The 300-odd-acre Tom Rush Forest in the center of Deering offers great opportunities for walking. There are eminently walkable Class VI roads in the forest and, for the more intrepid, lots of forest to bushwhack through.

The Tom Rush Forest western half with Gregg Hill and Tubbs Hill roads and high hills. The track I followed along Gregg Hill and Tubbs Hill roads and through the forest is marked in purple

The three  Class VI roads are Gregg Hill Rd, Old Rangeway Rd (not shown on the map) and Tubbs Hill Rd. The width of the forest is crossed by Gregg Hill Rd. Old Rangeway Rd. runs east from the Town  Common, across the Tom Rush Forest, to a brook that feeds Central Rangeway Pond. Tubbs Hill Rd. forms the northern boundary of the Tom Rush Foreset.  Tubbs Hill Rd is Class VI and is not town-maintained over most of its distance, including the forest boundary. It runs from Dickey Hill at the western end, to Driscoll Hill Rd., at the eastern end.  Gregg Hill Rd. is about one mile in length. The first roughly quarter mile that runs uphill from Deering Center to the Lachance home is maintained year round. The rest of Gregg Hill Rd is a dirt track through the forest, ending in  Tubbs Hill Rd. Old Rangeway Rd is closed by a  locked gate at the western, town center end; it becomes Driscoll Hill Rd. at the eastern end. None of Old Rangeway Rd is maintained by the town.

All of these roads pass through forest and provide excellent opportunities for walking.

In the 18th and 19th Centuries several families lived along Gregg Hill Rd and Tubbs Hill Rd. There  is a large cellar hole at the point where Gregg Hill meets Tubbs Hill Rd. This might be the remains of the home of Dudley K. Chase, whose name appears on a map from 1858. Tom Copadis (in the 1977 book Welcome home to Deering, New Hampshire) described this cellar hole, the blocks made entirely of granite, as a ‘marvel to behold.’ The house, which was was torn down in 1908, must have been elegant. The  Chase family must have had a notable garden because the Chase garden at this point is noted in the deed for that lot. The map from 1858 shows that two Greggs lived on Gregg Hill Rd., ‘A.’ and ‘C.’ Gregg. These might have been sons of the original Alexander Gregg, Alexander and Christie. Gregg Sr. operated a sawmill near ‘Gregg’s Pond,’ known today as Deering Reservoir. Both Christie and Alexander served in town administration. Alexander was a member of the select board for several terms and was a state representative. Christie was town clerk for several terms.  Alexander did not marry. Christie did marry and possibly had at least one son because a map from 1892 shows that a Mrs. W.A. Gregg lived in the same location as ‘C.’ Gregg.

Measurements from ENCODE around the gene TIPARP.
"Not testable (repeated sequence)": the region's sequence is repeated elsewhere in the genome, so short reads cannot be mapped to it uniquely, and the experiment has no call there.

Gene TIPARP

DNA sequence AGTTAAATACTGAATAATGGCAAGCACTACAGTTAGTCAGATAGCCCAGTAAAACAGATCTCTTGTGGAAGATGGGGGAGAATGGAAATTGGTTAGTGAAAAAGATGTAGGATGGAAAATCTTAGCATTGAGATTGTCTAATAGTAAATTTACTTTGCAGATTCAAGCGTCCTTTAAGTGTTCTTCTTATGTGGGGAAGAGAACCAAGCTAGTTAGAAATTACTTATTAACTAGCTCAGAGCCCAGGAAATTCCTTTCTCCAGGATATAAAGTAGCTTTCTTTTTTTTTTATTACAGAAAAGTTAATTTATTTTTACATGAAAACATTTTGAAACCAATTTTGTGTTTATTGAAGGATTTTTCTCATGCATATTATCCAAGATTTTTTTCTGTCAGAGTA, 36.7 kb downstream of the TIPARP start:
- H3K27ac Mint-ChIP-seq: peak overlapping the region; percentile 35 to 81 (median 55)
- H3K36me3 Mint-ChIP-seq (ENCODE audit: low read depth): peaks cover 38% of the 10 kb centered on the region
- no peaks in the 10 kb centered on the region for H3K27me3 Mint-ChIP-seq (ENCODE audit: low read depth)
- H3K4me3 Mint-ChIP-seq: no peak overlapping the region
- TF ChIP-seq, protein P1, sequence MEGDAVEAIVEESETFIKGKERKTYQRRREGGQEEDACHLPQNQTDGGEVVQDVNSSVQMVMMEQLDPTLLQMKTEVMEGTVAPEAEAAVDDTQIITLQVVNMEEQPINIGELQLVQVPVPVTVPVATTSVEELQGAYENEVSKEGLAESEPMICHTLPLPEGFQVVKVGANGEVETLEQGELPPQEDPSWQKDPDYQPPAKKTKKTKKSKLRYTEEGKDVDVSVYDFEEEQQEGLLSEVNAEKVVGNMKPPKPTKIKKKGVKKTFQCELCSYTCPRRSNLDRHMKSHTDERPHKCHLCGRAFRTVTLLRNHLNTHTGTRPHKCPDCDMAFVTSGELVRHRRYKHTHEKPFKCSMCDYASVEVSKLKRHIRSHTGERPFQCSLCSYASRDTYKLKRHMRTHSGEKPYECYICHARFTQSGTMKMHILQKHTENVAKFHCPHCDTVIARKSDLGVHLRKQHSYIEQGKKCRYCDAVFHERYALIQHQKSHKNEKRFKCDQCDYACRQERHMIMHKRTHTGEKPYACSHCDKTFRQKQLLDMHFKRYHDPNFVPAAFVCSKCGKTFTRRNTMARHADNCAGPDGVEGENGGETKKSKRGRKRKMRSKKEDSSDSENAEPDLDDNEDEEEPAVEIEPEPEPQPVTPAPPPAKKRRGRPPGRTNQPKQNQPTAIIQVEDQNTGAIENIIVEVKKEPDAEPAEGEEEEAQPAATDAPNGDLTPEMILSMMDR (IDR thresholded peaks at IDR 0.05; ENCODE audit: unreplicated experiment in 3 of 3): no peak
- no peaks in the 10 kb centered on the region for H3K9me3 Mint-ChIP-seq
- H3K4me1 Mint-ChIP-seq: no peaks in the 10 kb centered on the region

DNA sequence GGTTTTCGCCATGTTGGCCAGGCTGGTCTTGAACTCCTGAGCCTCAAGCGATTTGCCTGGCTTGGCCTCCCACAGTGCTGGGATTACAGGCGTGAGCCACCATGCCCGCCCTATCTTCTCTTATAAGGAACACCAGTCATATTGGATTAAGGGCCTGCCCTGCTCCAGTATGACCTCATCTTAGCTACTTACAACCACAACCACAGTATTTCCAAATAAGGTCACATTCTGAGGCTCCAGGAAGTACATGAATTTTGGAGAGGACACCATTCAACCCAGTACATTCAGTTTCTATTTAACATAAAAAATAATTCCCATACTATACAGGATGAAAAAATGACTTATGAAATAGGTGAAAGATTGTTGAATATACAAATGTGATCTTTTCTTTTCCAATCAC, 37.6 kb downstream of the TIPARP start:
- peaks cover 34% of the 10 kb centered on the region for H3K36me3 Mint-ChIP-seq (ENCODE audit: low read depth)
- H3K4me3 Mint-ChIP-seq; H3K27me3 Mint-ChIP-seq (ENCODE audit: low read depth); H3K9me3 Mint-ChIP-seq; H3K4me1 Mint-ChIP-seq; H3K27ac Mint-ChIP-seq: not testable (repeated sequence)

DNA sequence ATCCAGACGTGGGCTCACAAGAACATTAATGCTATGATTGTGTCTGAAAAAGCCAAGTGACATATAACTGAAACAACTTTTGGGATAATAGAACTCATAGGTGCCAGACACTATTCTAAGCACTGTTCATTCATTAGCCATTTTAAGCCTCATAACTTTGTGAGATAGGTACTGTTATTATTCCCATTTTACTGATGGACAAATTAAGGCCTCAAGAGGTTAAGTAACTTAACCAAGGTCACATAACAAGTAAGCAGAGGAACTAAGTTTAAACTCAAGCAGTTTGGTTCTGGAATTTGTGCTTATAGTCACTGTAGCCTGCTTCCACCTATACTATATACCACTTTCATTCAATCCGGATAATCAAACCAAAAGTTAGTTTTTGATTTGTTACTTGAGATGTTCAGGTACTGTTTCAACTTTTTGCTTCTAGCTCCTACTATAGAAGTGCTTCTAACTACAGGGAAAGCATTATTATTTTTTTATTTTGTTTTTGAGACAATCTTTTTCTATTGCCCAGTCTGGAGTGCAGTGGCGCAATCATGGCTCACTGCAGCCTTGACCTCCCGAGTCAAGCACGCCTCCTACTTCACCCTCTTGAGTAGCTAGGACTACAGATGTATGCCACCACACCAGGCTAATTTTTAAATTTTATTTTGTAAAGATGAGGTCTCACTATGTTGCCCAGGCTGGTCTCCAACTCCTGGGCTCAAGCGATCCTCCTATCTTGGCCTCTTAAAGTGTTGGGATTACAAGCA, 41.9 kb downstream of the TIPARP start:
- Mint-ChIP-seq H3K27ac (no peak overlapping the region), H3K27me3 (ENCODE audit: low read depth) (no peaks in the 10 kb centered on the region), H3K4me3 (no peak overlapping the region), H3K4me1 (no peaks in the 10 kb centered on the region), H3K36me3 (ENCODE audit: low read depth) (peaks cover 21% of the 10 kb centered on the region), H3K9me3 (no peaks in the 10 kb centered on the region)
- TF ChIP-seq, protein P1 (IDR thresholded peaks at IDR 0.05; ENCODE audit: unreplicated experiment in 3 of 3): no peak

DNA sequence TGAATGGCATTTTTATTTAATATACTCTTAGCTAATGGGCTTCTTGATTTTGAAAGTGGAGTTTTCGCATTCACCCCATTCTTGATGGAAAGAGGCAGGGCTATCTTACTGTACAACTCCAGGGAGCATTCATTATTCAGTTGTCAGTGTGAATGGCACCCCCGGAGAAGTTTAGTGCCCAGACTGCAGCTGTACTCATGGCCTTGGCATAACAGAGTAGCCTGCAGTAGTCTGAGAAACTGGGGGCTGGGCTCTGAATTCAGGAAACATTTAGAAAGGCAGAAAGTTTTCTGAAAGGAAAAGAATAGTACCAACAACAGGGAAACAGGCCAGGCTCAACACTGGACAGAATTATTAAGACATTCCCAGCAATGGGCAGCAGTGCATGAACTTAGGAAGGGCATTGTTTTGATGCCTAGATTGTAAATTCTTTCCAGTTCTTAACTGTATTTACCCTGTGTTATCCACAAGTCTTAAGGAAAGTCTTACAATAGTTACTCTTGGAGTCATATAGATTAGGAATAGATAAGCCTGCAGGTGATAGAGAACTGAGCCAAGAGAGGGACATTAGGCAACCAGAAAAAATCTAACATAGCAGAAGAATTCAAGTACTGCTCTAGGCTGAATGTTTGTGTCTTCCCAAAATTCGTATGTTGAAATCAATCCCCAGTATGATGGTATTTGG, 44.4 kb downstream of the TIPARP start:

Much of the western half of the Tom Rush Forest includes two of the highest hills in Deering with an about 80 foot drop separating them. The hill closest to Gregg Hill Rd, and very near the site of the C. Gregg house, is Gregg Hill. The elevation of Gregg Hill and its apparently unnamed sister hill is about 1320 ft, and the land falls sharply away to the east from these hills.

I walked along Gregg Hill Rd from just beyond the Lachance house to Tubbs Hill road, then westwardly along Tubbs Hill to a high point where there is a telecommunications facility. Just east of that high point the familiar three blotches of red paint on a tree indicate a corner of the  Tom Rush Forest. On this walk I followed the boundary as best as I could (although this was not always easy). My objective was to walk over the highest hills while stopping at the overlook at the top of the ‘Library Lot.’

The track of my walk is shown in purple on the accompanying map. Although I tried to remain within the bounds of the Tom Rush Forest, you can see that I was not completely successful! The hills are completely forested, so there are no views. The forest itself is fairly open and is attractive. The dip between Gregg Hill and its sister might not look like much on the map, but on the ground the climb is steep.

HOW TO GET THERE: Gregg Hill Road runs north from Deering Center past the Deering Community Church. There is  private residence at the end of the town-maintained part of the road. The owner has requested that visitors not park in the bays there, or block the road. PLEASE RESPECT THE PRIVATE PROPERTY. You can park on the Class Vi part of Gregg Hill  Rd just beyond the residence by pulling off the road. Please do not block Gregg Hill Rd at any point.

Parking on Class VI Gregg HIll Road beyond the private residence.

The walk up Gregg Hill Rd from parking is a bit steep  but then the road is level or descends slightly to Tubbs Hill Rd. From the Chase house to the Tubbs Hill high point the way is very obvious, first gently descending and then more steeply climbing to the high point.

Here are some pictures from the walk. It is worth the half or three-quarters mile walk along Gregg Hill just to see the magnificent cellar hole of the Chase house.

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